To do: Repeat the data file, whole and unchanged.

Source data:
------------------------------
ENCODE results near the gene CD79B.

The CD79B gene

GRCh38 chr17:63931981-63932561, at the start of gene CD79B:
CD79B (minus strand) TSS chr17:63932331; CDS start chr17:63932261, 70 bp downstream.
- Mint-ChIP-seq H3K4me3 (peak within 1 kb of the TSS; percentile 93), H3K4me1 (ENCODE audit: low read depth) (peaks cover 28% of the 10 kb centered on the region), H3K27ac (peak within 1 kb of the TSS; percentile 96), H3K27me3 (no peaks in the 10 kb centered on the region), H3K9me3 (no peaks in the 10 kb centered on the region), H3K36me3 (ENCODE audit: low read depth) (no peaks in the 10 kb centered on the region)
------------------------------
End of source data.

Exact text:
ENCODE results near the gene CD79B.

The CD79B gene

GRCh38 chr17:63931981-63932561, at the start of gene CD79B:
CD79B (minus strand) TSS chr17:63932331; CDS start chr17:63932261, 70 bp downstream.
- Mint-ChIP-seq H3K4me3 (peak within 1 kb of the TSS; percentile 93), H3K4me1 (ENCODE audit: low read depth) (peaks cover 28% of the 10 kb centered on the region), H3K27ac (peak within 1 kb of the TSS; percentile 96), H3K27me3 (no peaks in the 10 kb centered on the region), H3K9me3 (no peaks in the 10 kb centered on the region), H3K36me3 (ENCODE audit: low read depth) (no peaks in the 10 kb centered on the region)